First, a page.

Jacques Derrida (1925-1995)
Derrida (2002)
DERRIDA is a complex personal and theoretical portrait of the internationally renowned French philosopher, Jacques Derrida. Best known for generating a movement known as "deconstruction", Derrida's radical rethinking of the founding precepts of Western metaphysics has profoundly influenced the fields of literature, philosophy, ethics, architecture and law, inalterably transforming the intellectual landscape of the 20th and 21st centuries.

Produced with Derrida's full cooperation and consent, the film is the most ambitious cinematic project ever undertaken with a world-class philosopher. Initiated by Amy Ziering Kofman, who studied with Derrida at Yale in the 80's, and co-directed by Kirby Dick and Ziering Kofman, DERRIDA is neither a conventional film biography nor a primer on his thinking. Rather, in the spirit of Derrida's own writing, the film investigates the concept of biography itself and explores the nature and limitations of the cinematic form in addressing philosophical thought.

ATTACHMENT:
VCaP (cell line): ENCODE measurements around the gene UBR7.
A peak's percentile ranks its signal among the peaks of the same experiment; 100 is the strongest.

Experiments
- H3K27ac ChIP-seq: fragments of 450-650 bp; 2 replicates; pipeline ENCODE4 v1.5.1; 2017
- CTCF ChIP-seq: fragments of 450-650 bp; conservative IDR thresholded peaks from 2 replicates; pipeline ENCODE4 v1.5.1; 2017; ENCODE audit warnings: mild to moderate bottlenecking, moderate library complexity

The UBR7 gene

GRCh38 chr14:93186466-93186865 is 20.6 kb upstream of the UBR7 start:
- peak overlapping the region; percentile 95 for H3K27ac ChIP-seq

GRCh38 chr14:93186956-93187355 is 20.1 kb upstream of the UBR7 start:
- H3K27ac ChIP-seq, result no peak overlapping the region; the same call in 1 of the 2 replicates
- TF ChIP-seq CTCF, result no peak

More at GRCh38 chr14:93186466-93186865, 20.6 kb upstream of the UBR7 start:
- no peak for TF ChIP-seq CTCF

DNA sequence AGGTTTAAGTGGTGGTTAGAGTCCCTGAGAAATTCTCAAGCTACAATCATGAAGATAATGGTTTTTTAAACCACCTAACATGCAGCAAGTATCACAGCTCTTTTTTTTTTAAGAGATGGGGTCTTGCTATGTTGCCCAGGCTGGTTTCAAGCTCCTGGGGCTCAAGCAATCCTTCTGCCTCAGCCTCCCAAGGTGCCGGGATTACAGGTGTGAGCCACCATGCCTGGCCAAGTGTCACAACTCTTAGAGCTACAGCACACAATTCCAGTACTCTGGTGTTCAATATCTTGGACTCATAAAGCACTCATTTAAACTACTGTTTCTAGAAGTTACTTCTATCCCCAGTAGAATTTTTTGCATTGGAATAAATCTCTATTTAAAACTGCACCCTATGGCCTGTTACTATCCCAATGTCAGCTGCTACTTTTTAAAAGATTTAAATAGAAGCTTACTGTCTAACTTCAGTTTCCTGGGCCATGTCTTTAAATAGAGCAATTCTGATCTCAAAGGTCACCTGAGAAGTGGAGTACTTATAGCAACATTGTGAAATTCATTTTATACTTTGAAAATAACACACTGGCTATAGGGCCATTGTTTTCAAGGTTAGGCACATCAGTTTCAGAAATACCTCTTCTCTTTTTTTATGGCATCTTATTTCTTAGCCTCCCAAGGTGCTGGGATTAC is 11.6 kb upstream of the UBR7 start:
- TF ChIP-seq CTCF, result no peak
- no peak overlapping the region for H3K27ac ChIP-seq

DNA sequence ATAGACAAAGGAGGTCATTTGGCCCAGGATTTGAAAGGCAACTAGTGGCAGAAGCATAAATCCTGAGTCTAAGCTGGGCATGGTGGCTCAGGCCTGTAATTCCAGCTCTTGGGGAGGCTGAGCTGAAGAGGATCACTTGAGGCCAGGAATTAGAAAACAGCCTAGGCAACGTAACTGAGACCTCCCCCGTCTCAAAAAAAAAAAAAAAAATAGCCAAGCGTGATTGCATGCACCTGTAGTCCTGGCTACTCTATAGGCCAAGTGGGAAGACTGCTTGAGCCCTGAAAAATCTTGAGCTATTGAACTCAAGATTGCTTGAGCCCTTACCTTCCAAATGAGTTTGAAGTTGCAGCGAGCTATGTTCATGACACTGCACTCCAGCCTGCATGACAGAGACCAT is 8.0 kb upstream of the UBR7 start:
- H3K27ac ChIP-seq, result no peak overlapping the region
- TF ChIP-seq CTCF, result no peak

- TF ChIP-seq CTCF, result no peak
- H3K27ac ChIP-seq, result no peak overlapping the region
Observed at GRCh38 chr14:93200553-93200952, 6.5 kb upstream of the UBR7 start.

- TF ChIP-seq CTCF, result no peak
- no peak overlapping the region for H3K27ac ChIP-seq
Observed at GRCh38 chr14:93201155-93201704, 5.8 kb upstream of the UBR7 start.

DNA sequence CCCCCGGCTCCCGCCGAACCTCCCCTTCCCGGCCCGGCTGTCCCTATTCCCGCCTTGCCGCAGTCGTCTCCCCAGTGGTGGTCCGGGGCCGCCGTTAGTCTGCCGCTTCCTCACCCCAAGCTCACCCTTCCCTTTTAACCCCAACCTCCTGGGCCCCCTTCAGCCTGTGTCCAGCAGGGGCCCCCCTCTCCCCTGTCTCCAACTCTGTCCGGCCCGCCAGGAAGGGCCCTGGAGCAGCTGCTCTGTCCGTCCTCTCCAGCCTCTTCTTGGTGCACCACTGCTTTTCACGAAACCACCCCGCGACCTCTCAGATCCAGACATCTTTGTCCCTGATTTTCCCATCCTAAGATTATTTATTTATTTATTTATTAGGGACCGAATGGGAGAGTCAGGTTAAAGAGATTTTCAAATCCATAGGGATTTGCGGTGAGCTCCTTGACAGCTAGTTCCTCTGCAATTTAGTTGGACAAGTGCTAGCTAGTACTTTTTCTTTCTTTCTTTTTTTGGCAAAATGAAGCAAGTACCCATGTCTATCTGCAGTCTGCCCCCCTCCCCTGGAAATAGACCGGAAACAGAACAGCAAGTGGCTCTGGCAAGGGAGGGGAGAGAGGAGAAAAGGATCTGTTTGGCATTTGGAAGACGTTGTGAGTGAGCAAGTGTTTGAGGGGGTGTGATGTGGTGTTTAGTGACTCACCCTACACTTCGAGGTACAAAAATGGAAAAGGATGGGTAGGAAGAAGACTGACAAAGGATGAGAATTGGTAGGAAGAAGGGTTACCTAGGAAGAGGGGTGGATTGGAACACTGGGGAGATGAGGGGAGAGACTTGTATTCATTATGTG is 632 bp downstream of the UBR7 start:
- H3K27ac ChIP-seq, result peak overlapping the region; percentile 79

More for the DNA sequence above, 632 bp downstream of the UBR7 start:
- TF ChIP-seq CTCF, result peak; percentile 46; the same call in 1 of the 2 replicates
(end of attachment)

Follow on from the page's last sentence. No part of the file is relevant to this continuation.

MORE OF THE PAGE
Through the interlacing of rare verite footage of Derrida in his private life with his reflections on deconstruction, violence, the structure of love, the history of philosophy, and the death of his mother, the film raises questions about the relations between the public and the private, the personal and the theoretical, the biographical and the philosophical, becoming a rich and moving meditation on both Derrida himself and the themes that haunt and inspire his work.

Directed by Kirby Dick ("Sick: The Life & Death of Bob Flanagan Supermasochist", "Chain Camera") and Amy Ziering Kofman (Producer, "Taylor's Campaign"), with an original score by Oscar winning composer, Ryuichi Sakamoto ("The Last Emperor", "Taboo," "Merry Christmas Mr. Lawrence"). -- © 2002 Jane Doe Films

Jacques Derrida in UbuWeb Sound